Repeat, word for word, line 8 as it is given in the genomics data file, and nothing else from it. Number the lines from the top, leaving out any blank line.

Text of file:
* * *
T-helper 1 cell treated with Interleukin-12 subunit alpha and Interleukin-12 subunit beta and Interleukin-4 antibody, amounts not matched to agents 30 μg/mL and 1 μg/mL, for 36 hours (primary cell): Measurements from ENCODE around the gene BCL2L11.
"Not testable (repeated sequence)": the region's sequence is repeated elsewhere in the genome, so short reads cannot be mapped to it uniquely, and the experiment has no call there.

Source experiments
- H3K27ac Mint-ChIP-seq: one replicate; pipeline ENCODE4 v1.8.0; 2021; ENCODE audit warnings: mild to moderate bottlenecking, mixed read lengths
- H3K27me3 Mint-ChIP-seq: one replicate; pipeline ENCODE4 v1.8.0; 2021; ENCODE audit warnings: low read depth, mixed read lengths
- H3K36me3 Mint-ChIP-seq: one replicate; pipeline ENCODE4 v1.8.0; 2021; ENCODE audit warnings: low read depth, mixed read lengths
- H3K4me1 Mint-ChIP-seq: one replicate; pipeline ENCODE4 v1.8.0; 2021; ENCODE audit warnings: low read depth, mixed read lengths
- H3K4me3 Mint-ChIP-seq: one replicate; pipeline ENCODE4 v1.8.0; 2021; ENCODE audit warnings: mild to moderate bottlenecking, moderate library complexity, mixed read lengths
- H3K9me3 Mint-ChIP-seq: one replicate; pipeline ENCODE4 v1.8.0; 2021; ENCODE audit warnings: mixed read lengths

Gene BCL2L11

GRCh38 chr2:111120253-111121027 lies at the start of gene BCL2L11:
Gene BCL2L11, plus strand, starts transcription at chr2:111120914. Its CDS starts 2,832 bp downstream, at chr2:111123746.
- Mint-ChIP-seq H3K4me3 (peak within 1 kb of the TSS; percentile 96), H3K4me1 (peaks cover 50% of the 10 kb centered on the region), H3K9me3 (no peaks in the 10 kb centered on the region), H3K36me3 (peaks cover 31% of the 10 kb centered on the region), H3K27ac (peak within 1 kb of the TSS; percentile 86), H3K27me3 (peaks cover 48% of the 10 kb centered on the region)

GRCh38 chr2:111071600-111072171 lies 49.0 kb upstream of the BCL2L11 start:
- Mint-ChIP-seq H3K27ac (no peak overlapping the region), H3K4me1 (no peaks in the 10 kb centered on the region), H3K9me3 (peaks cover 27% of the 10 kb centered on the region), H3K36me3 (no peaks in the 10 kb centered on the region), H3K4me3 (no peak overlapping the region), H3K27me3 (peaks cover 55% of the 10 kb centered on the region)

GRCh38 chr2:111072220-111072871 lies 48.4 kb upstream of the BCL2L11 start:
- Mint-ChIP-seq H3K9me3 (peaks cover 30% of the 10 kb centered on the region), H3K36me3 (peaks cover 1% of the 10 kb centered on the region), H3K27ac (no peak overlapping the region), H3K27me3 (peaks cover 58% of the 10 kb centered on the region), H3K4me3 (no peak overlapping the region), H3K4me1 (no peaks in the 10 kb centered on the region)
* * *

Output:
- H3K4me3 Mint-ChIP-seq: one replicate; pipeline ENCODE4 v1.8.0; 2021; ENCODE audit warnings: mild to moderate bottlenecking, moderate library complexity, mixed read lengths